In regards to the economy, the President promised swift action to help the economy and more jobs for the unemployed. [President Obama’s economic stimulus package recently passed through Congress, with 60 votes in the Senate, the minimum to pass, and 246 to 183 in the House.] Another key economic statement was that, “a nation cannot prosper long when it favors only the prosperous.” To back this up, the President  has created a Middle Class Task Force, headed by Vice President Joe Biden, to help middle-class working families during the economic crisis.

Another major issue mentioned was energy as the President promised cleaner, healthier energy, which is important to the economy as it will reduce our dependency on foreign oil, and is also a key to protecting the planet. The President has promised to double the production of alternative energy during the next three years.

A key issue among Obama’s supporters was health care costs. The President  pledged to “raise its quality and lower its cost.” Many believe it is going to be very tough to fix the nation’s health care system without sacrificing the freedom of the people. Raja Abou-Rahme says, “I have no problem with health care, but sometimes the government handles things badly.”

As for our common defense, President Obama said, “We reject as false the choice between our safety and our ideals.” Thomas Jefferson said, “No man has a natural right to commit aggression on the equal rights of another…” To back up his statement, the President signed an executive order on January 22 closing the military detention center at Guantanamo Bay within one year, and another that established standards for lawful interrogations and created a special task force to review interrogation and transfer-of-prisoner policies.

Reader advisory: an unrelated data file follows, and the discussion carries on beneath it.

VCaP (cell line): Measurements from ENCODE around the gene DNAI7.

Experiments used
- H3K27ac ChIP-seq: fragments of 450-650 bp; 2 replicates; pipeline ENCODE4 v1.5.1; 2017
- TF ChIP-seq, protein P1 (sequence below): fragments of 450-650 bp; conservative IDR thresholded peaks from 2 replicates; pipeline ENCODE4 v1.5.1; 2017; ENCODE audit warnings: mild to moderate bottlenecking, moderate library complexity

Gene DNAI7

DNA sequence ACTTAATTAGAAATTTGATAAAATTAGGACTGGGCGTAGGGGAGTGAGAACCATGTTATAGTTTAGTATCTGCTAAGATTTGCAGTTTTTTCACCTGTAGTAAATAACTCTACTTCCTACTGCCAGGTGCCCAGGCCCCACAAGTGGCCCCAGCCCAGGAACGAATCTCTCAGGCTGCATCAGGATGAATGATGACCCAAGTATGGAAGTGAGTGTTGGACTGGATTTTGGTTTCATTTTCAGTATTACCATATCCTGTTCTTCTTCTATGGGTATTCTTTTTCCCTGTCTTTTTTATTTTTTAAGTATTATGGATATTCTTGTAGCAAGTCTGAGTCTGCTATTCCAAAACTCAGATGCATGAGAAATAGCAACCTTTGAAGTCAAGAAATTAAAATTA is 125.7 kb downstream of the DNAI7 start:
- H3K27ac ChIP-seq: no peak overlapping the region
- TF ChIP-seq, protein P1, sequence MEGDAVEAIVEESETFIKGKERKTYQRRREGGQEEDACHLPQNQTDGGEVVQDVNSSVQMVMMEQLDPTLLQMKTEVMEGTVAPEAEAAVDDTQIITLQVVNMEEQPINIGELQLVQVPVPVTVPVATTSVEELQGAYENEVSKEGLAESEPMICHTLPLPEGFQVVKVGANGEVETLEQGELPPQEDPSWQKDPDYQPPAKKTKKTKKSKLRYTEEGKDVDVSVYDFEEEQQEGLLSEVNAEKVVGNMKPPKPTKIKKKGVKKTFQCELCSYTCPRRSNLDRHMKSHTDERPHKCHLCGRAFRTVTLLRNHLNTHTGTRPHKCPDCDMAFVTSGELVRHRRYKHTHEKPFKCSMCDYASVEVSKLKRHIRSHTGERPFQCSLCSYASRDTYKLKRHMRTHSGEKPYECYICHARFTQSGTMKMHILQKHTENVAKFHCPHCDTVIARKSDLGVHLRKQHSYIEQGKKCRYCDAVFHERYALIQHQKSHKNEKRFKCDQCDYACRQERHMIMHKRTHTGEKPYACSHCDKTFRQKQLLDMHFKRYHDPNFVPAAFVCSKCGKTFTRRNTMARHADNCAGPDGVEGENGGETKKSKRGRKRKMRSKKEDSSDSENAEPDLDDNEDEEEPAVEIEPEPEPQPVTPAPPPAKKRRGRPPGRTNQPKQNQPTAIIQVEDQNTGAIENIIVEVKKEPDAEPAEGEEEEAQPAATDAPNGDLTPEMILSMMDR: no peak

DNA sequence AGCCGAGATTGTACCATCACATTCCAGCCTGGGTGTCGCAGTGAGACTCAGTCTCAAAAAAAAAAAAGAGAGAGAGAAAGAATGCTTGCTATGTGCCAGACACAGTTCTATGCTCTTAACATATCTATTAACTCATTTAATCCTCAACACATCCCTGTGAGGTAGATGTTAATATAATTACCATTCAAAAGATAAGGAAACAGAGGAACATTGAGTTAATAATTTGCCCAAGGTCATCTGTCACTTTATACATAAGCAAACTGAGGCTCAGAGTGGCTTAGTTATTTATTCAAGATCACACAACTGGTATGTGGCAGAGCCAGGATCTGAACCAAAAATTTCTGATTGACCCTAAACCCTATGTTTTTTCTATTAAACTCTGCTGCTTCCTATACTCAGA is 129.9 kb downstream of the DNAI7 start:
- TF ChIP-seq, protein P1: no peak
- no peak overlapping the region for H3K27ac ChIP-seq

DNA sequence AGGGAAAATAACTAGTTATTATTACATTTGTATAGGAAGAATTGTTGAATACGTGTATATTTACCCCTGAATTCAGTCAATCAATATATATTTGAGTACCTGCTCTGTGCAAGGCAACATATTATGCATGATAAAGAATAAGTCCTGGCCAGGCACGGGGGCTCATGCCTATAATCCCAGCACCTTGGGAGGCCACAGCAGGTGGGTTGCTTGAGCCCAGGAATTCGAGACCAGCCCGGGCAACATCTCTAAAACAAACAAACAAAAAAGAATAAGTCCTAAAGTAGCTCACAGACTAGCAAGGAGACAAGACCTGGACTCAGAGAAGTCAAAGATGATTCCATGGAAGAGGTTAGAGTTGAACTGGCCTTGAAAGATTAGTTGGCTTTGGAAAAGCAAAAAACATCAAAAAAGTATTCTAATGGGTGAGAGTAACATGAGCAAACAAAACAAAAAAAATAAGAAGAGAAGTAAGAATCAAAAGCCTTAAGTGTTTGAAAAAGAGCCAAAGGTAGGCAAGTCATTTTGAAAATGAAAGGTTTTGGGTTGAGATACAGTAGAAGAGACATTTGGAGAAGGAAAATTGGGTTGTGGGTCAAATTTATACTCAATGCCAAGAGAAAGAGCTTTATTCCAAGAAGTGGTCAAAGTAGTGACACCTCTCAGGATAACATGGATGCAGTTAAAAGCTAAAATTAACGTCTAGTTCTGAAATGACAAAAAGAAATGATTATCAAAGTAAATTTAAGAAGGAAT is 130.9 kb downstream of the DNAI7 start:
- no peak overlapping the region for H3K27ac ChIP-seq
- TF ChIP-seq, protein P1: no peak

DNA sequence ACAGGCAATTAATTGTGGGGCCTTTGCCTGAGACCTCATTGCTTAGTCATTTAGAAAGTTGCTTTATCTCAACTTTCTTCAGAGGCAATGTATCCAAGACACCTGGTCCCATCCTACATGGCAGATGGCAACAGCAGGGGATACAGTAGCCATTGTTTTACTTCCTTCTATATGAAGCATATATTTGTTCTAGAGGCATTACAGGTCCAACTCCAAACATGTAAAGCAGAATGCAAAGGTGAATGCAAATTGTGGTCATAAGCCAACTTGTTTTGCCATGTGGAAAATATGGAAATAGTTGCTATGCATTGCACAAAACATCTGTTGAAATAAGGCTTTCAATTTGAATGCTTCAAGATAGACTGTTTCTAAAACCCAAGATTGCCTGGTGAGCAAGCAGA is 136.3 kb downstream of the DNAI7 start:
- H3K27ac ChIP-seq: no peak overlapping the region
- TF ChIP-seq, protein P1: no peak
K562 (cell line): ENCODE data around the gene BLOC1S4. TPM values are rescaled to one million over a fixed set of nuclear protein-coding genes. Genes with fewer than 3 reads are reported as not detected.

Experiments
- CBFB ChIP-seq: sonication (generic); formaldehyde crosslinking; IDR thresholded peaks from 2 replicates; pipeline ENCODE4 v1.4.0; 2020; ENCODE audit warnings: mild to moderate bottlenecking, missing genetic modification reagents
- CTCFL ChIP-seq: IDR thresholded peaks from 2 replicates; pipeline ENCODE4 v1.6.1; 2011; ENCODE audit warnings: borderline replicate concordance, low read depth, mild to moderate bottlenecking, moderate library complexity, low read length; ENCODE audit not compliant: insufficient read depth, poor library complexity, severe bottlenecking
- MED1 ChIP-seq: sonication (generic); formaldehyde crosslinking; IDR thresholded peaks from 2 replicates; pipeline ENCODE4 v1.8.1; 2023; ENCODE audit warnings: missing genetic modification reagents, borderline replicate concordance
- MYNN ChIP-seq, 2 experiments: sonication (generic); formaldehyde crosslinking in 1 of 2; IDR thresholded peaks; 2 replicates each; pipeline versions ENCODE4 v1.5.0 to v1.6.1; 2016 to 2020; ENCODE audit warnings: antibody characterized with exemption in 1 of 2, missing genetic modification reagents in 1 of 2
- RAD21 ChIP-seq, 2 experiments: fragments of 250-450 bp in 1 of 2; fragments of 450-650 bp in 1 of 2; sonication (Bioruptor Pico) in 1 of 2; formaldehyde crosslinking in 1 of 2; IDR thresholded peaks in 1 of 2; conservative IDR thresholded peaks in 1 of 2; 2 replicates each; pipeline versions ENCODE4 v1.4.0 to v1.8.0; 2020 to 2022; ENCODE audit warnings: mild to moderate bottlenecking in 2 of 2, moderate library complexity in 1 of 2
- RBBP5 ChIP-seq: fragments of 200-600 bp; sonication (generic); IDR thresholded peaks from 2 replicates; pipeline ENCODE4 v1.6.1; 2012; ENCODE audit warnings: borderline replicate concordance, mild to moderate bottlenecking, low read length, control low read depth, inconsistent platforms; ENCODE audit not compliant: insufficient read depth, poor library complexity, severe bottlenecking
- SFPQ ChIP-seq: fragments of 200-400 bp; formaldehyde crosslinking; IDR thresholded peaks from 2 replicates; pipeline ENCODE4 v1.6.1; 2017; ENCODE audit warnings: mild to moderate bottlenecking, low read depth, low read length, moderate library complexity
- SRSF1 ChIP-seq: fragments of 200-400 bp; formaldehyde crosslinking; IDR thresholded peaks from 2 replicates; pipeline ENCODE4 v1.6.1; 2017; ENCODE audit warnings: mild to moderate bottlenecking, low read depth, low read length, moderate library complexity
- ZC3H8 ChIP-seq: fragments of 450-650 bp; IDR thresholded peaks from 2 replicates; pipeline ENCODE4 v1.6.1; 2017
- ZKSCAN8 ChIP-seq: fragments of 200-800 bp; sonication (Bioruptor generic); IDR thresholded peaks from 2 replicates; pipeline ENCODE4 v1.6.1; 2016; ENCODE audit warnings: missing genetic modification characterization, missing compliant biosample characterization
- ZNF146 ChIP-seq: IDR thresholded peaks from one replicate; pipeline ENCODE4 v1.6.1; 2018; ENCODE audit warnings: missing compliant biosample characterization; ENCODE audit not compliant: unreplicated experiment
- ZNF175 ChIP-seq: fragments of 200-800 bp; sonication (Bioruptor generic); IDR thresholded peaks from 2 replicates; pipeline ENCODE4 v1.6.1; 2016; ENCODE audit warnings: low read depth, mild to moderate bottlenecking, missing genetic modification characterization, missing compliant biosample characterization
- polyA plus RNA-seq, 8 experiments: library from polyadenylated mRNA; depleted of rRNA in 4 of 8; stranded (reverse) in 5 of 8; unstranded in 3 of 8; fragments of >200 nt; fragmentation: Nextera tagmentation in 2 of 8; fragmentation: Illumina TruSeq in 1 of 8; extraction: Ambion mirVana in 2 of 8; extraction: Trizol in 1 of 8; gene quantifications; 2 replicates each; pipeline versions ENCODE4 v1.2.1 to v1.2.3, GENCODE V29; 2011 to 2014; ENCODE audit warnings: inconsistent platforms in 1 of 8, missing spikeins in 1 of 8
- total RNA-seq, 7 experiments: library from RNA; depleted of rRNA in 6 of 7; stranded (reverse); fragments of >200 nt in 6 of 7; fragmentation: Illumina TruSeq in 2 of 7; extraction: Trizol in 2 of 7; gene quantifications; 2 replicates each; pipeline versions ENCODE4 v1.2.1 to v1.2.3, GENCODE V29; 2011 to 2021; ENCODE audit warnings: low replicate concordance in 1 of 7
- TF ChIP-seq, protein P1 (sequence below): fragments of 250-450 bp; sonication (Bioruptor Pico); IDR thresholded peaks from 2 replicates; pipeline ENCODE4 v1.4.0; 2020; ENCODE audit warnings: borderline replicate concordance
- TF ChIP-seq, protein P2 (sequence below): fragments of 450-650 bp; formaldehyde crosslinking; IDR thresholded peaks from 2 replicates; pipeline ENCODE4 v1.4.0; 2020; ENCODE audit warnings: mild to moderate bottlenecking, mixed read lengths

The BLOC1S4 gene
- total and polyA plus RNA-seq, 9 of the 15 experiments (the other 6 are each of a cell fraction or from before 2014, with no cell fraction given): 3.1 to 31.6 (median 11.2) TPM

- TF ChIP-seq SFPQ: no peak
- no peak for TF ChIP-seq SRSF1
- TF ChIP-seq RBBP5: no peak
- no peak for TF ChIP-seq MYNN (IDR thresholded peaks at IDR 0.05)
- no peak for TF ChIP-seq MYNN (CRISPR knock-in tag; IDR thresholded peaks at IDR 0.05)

Finally, the President reaffirmed his intentions for a responsible transition of power in Iraq. This was another key point in his campaign and one in which Obama differs greatly from President Bush.

At the end of his address, President Obama quoted from Thomas Paine’s The American Crisis, “Let it be told to the future world … that in the depth of winter, when nothing but hope and virtue could survive…that the city and the country, alarmed at one common danger, came forth to meet (it).”

One characteristic of the speech was that it was very practical, particularly in the phrase, “The question we ask today is not whether our government is too big or too small, but whether it works.” Another key was creating a feeling of change, as this was his primary campaign point. This is what many wanted – something new.

To close the ceremony, Reverend Dr. Joseph E. Lowery delivered a unique benediction. He began with, “God of our weary years, God of our silent tears….” quoting from the Negro National Anthem (James Weldon Johnsons’ song, Lift Every Voice and Sing). The prayer focused on equality and unity, and says, “Help us to make choices on the side of love, not hate; on the side of inclusion, not exclusion; tolerance, not intolerance.” It also included references to Isaiah 2:4, Amos 5:24, He’s Got the Whole World In His Hands, and Dr. Martin Luther King, Jr.’s final speech, “I’ve been to the mountaintop.” After asking for God’s blessing upon Barack Obama and his family, Dr. Lowery concluded by rewording an old, rascist ryhme into, “We ask you to help us work for that day when black will not be asked to get in back; when brown can stick around; when yellow will be mellow; when the red man can get ahead, man; and when white will embrace what is right.”

Regardless of political beliefs, this historic Inauguration seemed to bring the country together for a short time. Even though sophomore Austin Barrington doesn’t agree with the new President on some political issues, he seemed to sum up the thoughts of many when saying, “It’s a major step for America that we have a black President. It shows just how far we’ve come since slavery and, also, that we can learn from past mistakes.”

Now that the festivities are over, it is time for President Barack Obama to get down to business. There are many challenges facing our nation today and America will be watching with very high hopes.